my best outdoor books motivation inspiration book reviews

Let’s set the stage right from the start. This isn’t a list of outrageous adventure books that tell you all the things you wish you could do but no human really does. These aren’t picture books of killer vacations you won’t take. The books on this list, many of which aren’t directly outdoors related, have fundamentally changed my mind state to push harder and farther than I’ve ever gone before outdoors, especially now that I’m in my 40’s. Not only do I own these books, I bought them myself and continue to read them over and over. I call them my 7 Best Outdoor Books because they’ve changed my outdoor life.

These Books Will Never Leave My Side Table

As an adult, I can’t get enough books. But not all books. Only certain kinds. I like books that teach me things or inspire me, which of course is subjective. I’m not a fiction girl. I like facts, real-life stories, and those golden nuggets that I feel can directly apply to my outdoor journey.

Here’s my top 7 reads that I say are my personal Best Outdoor Books. My arsenal of inspiration. Some of these are a challenge to read, but in the end, I keep coming back to them and they continue to move me forward. These are in order of how I read them, not in their ranking of greatness. I still feel they are all equals in my book quiver, hopefully some of which make a connection for you too.

The Joy of Living by Yongey Mingyur Rinpoche

The Short & Sweet: Such a basic concept to enjoy life and yet so many of us are miserable. He’s a buddhist and mediation master, neither of which I will be, but his perspective on how to tap into the joy in living has changed my life. If you need a new perspective on how to fully embrace this crazy thing we call life, Yongey is the best teacher I’ve ever had.

The Joy of Living by Yongey Mingyur Rinpoche buddhist inspirational bookThe self-help book that is so much more than its description. This book has impressed upon me to stop being so rigid and accept the fact that there are many things I will never know and understand. But I’m on this earth for a reason and therefore I’m moving forward, with a positive mind, open heart… and what happens, happens. No, this isn’t all hippy dippy, head in the clouds jumbo. The mind control that true mediative geniuses have is something I will never reach. Not because I can’t but because I don’t want to devote my life to that training. But what it does give me is an inner peace that I’m doing the right thing. I’m moving in the right direction. I feel good about my passions and while I can work towards goals, I don’t rule the world and some of it I have to believe in before I see it.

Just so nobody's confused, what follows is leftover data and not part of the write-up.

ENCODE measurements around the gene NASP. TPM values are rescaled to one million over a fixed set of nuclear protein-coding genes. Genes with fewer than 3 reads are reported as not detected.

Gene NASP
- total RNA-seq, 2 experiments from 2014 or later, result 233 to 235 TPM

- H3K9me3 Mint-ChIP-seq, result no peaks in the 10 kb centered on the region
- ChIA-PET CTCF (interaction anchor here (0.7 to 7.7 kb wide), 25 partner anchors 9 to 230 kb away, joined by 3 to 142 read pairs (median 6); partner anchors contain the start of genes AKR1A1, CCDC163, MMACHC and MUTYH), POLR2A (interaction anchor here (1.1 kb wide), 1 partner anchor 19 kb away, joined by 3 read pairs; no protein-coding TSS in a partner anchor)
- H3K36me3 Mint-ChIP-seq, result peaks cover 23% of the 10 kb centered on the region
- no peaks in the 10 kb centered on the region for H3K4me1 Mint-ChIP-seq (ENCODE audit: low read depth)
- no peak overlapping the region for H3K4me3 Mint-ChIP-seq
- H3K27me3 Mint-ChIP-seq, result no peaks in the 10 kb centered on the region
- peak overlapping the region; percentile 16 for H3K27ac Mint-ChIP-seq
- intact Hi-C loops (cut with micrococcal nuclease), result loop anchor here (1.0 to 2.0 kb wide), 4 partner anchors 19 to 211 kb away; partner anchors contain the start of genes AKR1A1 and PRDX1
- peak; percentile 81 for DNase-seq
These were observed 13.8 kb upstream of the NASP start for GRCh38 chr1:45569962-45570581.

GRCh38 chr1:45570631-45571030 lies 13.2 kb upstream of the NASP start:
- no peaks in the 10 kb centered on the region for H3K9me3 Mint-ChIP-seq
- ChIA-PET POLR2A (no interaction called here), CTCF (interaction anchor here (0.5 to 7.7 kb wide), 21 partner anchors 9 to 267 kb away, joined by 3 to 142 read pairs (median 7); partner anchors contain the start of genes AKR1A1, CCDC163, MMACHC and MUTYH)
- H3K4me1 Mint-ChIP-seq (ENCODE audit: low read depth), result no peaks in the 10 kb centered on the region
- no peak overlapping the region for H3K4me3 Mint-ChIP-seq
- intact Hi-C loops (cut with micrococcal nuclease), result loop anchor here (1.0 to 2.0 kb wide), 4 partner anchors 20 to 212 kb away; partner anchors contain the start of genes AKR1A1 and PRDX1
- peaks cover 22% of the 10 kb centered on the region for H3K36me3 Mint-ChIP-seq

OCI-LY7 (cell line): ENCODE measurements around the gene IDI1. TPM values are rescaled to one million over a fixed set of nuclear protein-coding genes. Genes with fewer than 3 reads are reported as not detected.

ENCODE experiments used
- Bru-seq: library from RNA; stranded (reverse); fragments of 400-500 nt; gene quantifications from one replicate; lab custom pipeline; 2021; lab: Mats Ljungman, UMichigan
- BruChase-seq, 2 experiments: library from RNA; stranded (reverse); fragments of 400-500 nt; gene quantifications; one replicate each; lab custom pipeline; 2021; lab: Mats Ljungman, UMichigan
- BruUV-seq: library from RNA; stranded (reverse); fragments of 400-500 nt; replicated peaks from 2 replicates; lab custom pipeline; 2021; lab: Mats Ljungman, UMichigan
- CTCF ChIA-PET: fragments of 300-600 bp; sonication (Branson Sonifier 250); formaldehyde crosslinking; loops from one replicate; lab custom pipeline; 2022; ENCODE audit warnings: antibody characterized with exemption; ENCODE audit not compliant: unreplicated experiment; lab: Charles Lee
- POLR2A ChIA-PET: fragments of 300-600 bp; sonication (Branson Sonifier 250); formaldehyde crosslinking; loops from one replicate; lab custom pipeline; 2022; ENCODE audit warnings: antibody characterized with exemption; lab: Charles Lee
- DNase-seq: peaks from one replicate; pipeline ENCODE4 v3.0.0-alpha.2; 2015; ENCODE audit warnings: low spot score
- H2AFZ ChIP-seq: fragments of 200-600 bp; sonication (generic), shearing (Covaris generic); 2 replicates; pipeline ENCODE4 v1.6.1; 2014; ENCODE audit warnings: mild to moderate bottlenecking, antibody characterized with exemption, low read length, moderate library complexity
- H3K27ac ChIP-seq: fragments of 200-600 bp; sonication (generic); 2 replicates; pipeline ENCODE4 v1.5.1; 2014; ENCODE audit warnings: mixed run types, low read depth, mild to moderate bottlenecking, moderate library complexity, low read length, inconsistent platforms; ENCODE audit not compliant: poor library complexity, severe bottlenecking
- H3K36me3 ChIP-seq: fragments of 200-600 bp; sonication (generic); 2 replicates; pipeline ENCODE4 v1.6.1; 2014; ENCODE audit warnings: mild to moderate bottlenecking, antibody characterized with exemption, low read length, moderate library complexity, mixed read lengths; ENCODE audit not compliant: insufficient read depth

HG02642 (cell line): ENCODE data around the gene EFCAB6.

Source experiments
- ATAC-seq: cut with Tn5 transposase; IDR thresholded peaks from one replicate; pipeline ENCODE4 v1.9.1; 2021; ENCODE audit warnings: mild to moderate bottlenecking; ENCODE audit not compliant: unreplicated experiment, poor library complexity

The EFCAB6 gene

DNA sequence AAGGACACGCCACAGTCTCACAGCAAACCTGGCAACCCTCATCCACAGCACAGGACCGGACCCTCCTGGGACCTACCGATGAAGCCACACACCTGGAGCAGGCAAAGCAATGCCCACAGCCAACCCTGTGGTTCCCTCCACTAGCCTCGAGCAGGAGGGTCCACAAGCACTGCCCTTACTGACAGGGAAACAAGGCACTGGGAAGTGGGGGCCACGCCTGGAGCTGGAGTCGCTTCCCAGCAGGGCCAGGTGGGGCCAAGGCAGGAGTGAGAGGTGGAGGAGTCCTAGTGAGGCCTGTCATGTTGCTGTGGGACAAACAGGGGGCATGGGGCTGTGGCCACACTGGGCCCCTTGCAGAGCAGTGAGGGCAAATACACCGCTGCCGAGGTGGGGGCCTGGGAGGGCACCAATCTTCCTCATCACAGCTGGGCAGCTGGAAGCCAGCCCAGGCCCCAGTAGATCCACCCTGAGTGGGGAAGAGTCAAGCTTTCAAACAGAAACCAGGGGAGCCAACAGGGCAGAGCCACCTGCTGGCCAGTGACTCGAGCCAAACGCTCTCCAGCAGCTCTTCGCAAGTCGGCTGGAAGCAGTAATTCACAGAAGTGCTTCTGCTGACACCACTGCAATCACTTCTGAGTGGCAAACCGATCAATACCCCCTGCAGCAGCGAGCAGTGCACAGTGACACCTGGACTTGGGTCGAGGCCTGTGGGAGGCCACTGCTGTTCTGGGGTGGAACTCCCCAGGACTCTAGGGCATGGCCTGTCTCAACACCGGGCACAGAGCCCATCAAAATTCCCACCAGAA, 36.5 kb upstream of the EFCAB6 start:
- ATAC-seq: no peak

You Are A Badass by Jen Sincero

The Short & Sweet: If you just read the title to yourself everyday, you’d already do better. A right to the point daily affirmation for positive (edgy) thinking. Take every excuse you have to why you’re not good enough and this book will set it on fire and then yell at you to get going.

You Are A Badass by Jen Sincero motivational bookJen’s style is contagious. She might not be slaying the outdoors, but being a badass is directly transferrable to claiming a slot as best outdoor books material. One of the best books for taking any excuse and just pulverizing it. And I mean like you’re embarrassed you had it in the first place and then promise yourself to never think it again. I enjoy reading a book that’s written like you’re talking to a friend. But the kind of friend that’s brutally honest with you but you know it’s what you need. We don’t like to be told what to do at any age, but this book is the perfect mix of direct advice with funny real-life stories, easy brain exercises, and of course a few swear words for maximum effect. It’s a fast read that’s great to add to your daily reading schedule, even if you’re in the middle of another book. You won’t lose your place or forget what she says. I like reading it with breakfast as a quick 10-15 min a day reminder to be awesome and keep going.

Everything Is Figureoutable by Marie Forleo

The Short & Sweet: When you think about it, everything really is figureoutable in the world. Someone’s either already done it so you can too or it’s new and someone’s bound to discover it, so why not me? A hundred years ago, cell phones would have sounded like crazy talk. And look at us now.